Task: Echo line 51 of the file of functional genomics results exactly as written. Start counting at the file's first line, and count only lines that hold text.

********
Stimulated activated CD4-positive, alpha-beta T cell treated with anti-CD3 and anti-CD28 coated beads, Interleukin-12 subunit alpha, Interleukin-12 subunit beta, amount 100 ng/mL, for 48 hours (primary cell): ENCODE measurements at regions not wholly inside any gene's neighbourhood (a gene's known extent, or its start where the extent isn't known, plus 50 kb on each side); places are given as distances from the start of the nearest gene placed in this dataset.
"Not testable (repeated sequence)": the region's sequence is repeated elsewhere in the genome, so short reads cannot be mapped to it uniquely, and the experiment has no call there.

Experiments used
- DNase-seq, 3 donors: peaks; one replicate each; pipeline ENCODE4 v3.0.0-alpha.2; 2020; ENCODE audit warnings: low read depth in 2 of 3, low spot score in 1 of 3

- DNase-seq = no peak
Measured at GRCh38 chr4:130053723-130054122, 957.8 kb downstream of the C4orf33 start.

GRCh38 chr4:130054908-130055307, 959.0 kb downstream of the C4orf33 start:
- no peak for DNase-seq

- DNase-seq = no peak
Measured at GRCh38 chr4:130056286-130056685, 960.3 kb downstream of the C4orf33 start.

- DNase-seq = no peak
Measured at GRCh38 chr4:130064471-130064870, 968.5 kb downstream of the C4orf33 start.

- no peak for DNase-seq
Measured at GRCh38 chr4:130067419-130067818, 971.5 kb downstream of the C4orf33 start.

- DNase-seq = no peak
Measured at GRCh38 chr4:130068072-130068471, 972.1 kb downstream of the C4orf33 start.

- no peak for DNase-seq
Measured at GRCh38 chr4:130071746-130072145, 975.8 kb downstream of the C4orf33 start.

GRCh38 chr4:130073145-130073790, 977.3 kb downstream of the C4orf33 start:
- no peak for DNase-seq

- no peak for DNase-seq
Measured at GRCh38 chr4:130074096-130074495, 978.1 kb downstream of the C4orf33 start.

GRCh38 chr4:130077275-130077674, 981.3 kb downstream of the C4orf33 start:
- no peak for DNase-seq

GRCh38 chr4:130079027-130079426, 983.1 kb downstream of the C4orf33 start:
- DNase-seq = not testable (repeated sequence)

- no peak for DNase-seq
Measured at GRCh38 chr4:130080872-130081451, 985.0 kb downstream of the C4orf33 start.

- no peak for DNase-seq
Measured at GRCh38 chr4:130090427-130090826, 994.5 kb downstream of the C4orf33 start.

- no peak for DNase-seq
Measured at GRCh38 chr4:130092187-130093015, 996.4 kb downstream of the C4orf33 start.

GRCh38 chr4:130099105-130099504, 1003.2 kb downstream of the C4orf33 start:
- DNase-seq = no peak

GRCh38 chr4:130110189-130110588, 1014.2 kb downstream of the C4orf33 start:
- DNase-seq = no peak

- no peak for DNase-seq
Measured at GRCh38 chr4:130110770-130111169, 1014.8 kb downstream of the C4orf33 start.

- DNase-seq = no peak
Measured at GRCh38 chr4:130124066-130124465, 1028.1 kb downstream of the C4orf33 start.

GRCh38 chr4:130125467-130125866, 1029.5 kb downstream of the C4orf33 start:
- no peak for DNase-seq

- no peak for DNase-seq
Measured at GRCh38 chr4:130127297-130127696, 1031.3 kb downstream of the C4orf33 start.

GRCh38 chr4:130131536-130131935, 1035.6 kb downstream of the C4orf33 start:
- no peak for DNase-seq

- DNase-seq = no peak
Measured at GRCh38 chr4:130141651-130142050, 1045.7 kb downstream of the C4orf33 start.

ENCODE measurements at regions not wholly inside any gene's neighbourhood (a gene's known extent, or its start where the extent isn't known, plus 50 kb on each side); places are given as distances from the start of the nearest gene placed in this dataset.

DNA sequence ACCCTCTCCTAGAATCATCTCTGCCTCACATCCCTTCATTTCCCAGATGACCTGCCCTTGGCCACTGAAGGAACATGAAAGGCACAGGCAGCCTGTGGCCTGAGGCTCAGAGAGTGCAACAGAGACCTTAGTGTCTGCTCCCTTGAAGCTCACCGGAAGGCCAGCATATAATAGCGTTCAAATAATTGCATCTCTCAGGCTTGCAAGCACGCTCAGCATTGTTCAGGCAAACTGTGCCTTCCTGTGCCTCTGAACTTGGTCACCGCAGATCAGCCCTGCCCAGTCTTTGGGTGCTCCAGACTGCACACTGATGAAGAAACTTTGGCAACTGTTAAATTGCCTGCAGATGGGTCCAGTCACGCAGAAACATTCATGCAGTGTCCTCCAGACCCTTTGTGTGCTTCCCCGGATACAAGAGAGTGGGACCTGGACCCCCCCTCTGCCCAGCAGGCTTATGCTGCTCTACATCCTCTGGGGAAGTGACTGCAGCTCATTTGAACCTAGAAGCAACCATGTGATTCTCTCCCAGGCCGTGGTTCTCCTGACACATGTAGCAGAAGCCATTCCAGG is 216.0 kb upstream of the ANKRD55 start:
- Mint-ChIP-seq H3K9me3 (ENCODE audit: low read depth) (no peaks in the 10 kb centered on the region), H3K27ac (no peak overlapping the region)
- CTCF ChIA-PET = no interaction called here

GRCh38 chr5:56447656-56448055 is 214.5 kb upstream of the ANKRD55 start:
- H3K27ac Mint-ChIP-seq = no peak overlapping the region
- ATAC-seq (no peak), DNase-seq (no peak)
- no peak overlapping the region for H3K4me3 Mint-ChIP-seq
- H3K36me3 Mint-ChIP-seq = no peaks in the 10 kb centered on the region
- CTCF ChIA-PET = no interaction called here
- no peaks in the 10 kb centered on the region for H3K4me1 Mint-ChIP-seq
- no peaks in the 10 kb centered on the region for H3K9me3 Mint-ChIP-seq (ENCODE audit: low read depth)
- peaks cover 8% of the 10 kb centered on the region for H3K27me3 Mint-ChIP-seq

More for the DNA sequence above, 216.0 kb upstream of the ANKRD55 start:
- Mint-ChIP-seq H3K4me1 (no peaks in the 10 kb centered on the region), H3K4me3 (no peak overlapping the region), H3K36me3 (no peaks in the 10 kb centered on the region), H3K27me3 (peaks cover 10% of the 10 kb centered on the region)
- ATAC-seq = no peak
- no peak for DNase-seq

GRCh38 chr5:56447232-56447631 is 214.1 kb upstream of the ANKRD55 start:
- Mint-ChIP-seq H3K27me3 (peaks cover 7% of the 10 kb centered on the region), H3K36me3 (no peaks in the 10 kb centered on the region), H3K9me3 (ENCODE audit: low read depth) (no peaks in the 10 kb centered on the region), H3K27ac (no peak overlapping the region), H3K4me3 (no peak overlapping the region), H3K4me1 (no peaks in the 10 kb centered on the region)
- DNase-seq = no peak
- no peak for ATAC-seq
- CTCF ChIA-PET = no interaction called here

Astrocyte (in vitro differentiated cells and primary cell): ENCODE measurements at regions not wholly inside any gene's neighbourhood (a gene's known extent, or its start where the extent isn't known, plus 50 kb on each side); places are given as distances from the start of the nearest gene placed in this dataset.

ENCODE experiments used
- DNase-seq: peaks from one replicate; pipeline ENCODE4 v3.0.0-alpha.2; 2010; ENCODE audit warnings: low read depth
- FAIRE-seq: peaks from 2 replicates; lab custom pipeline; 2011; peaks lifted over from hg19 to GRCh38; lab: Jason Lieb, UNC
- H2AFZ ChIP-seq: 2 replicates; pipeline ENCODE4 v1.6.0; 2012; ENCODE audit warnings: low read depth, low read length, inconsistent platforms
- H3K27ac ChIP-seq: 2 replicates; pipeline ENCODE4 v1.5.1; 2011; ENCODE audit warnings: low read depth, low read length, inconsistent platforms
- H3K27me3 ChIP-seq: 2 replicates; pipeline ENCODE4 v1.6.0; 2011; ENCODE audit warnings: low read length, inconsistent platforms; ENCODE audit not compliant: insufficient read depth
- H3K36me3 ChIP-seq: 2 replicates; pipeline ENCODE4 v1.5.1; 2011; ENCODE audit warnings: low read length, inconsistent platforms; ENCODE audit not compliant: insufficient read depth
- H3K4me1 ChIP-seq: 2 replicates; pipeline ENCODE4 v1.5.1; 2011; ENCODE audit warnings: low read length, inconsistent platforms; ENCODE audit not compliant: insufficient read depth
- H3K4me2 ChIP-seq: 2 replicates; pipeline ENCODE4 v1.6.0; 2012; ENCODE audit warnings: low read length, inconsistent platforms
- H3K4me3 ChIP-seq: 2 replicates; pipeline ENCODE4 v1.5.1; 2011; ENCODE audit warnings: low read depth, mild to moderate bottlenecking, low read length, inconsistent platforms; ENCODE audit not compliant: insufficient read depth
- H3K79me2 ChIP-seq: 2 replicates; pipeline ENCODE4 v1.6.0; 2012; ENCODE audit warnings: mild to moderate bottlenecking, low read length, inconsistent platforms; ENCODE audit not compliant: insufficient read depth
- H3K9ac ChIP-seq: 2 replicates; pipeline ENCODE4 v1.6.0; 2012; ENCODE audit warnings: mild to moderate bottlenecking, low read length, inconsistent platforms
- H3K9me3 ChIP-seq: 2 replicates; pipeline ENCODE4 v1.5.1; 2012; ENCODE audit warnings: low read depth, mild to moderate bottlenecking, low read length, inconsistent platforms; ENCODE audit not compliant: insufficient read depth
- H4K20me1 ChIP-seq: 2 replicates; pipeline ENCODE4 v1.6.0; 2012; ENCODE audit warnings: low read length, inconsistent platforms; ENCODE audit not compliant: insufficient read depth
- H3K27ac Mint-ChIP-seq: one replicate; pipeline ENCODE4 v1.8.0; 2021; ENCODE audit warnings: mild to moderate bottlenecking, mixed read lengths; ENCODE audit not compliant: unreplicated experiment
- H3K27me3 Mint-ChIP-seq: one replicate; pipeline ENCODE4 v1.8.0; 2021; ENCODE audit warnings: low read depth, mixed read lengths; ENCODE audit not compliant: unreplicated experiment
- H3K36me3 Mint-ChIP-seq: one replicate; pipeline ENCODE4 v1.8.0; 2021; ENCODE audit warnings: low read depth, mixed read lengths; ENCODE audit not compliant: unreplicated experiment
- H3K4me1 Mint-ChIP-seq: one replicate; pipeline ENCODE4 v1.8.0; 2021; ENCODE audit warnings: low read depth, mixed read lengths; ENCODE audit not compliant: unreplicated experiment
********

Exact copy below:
- Mint-ChIP-seq H3K9me3 (ENCODE audit: low read depth) (no peaks in the 10 kb centered on the region), H3K27ac (no peak overlapping the region)